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posted by Holly Sweat in Travel

Small seats, bigger waistlines

May 30, 2012

Indisputably, Americans are getting fatter.  A recent NPR article states that one third of Americans are overweight, while another third are obese.  Even though waistlines in this country are expanding every year, domestic airlines have no plans to provide wider seats.

In fact, according to a CNN article, “Seat rows aboard Southwest Boeing 737-700s are moving closer together.”  While Southwest does not plan to make their seats any narrower, travelers will soon have to adapt to the new, closer seats.  The end result will inevitably be more profit for the airlines, followed by more angry passengers.  Is the tradeoff worth it?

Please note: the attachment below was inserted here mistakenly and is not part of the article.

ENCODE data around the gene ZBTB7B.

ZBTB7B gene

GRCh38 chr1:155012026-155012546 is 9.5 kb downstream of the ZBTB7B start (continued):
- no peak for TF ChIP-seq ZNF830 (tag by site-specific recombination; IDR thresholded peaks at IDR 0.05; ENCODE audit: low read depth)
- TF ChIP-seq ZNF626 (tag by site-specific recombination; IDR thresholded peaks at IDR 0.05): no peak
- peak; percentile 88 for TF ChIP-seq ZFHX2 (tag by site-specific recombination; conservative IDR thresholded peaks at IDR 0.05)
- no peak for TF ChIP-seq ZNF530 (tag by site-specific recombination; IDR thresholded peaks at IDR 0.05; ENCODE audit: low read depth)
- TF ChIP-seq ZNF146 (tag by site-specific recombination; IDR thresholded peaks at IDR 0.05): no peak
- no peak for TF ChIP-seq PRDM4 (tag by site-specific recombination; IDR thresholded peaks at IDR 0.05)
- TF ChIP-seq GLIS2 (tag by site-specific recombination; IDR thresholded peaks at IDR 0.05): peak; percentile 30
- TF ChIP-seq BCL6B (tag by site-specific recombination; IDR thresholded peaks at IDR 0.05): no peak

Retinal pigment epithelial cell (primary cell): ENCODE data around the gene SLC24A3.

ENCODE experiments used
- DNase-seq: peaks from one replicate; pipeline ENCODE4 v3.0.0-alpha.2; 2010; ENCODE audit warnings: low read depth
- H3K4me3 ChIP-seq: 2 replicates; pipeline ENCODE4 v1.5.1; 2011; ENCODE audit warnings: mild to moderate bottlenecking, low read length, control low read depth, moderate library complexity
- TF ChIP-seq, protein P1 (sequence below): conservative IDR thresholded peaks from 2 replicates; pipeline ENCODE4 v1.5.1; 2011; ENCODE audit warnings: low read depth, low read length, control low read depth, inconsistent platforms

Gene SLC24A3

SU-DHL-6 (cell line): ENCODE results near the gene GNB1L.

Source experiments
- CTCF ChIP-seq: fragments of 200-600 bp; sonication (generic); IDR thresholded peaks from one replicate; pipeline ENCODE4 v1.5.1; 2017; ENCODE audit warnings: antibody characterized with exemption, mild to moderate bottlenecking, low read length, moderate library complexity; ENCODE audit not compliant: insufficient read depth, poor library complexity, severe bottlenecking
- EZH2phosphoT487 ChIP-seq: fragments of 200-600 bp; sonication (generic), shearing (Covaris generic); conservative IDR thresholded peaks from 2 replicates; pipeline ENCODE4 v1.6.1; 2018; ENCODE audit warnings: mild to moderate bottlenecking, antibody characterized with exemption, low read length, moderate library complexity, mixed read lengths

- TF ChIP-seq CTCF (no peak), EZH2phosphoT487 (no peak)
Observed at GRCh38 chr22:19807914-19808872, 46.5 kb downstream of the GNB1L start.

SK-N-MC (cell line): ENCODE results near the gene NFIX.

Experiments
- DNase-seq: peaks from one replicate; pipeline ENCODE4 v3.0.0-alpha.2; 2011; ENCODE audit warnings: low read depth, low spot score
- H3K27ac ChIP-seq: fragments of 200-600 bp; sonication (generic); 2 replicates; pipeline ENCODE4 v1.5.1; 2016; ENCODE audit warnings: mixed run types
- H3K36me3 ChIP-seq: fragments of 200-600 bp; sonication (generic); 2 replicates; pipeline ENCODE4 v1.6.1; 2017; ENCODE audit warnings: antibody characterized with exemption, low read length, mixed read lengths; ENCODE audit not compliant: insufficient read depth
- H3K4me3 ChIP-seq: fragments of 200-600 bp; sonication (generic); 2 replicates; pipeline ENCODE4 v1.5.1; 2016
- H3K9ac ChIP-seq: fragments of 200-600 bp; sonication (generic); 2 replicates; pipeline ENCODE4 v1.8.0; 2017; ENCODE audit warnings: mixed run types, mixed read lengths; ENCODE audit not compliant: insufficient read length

Many airlines have suggested that larger travelers should have to pay for a second seat. Also, in the future travelers may expect to pay for additional legroom and more personal space.  A comfortable flight experience is becoming more and more costly.

As a frequent traveler, I am very familiar with the frustration of having the person next to me bulge into my seat.  Anyone who has paid for a seat deserves just that – an entire seat.  No one should have to share his/her seat.  With that said, I agree that anyone who cannot comfortably fit in an average seat should have to pay an additional fee for a wider seat.  However, I do believe it is the airlines’ responsibility to provide more options for the ever-growing amount of overweight passengers. 

Would you pay for additional legroom while traveling?

Who do you think should be responsible for the added cost of an overweight passenger? The airline or the traveler?

 

           

 

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